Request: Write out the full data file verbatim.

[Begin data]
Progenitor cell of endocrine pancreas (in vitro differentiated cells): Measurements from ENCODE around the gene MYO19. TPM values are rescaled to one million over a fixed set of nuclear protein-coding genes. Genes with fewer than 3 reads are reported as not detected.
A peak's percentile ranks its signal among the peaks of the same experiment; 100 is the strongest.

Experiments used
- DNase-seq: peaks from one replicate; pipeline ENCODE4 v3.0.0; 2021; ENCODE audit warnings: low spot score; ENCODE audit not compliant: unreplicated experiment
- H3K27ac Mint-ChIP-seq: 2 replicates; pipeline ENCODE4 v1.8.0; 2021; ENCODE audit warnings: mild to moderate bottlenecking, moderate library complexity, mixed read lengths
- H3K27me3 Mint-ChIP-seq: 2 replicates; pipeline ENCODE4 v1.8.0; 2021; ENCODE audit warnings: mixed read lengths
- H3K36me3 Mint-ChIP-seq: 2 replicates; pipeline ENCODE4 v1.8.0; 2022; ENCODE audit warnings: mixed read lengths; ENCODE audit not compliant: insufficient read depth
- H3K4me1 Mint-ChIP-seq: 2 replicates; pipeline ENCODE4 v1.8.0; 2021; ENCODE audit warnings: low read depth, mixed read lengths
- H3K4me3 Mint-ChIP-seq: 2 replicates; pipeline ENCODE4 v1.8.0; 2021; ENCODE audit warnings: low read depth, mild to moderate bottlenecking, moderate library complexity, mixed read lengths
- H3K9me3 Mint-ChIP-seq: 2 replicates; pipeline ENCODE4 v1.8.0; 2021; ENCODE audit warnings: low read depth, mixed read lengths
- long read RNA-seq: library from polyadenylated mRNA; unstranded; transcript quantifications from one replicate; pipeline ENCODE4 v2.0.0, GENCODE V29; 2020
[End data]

Progenitor cell of endocrine pancreas (in vitro differentiated cells): Measurements from ENCODE around the gene MYO19. TPM values are rescaled to one million over a fixed set of nuclear protein-coding genes. Genes with fewer than 3 reads are reported as not detected.
A peak's percentile ranks its signal among the peaks of the same experiment; 100 is the strongest.

Experiments used
- DNase-seq: peaks from one replicate; pipeline ENCODE4 v3.0.0; 2021; ENCODE audit warnings: low spot score; ENCODE audit not compliant: unreplicated experiment
- H3K27ac Mint-ChIP-seq: 2 replicates; pipeline ENCODE4 v1.8.0; 2021; ENCODE audit warnings: mild to moderate bottlenecking, moderate library complexity, mixed read lengths
- H3K27me3 Mint-ChIP-seq: 2 replicates; pipeline ENCODE4 v1.8.0; 2021; ENCODE audit warnings: mixed read lengths
- H3K36me3 Mint-ChIP-seq: 2 replicates; pipeline ENCODE4 v1.8.0; 2022; ENCODE audit warnings: mixed read lengths; ENCODE audit not compliant: insufficient read depth
- H3K4me1 Mint-ChIP-seq: 2 replicates; pipeline ENCODE4 v1.8.0; 2021; ENCODE audit warnings: low read depth, mixed read lengths
- H3K4me3 Mint-ChIP-seq: 2 replicates; pipeline ENCODE4 v1.8.0; 2021; ENCODE audit warnings: low read depth, mild to moderate bottlenecking, moderate library complexity, mixed read lengths
- H3K9me3 Mint-ChIP-seq: 2 replicates; pipeline ENCODE4 v1.8.0; 2021; ENCODE audit warnings: low read depth, mixed read lengths
- long read RNA-seq: library from polyadenylated mRNA; unstranded; transcript quantifications from one replicate; pipeline ENCODE4 v2.0.0, GENCODE V29; 2020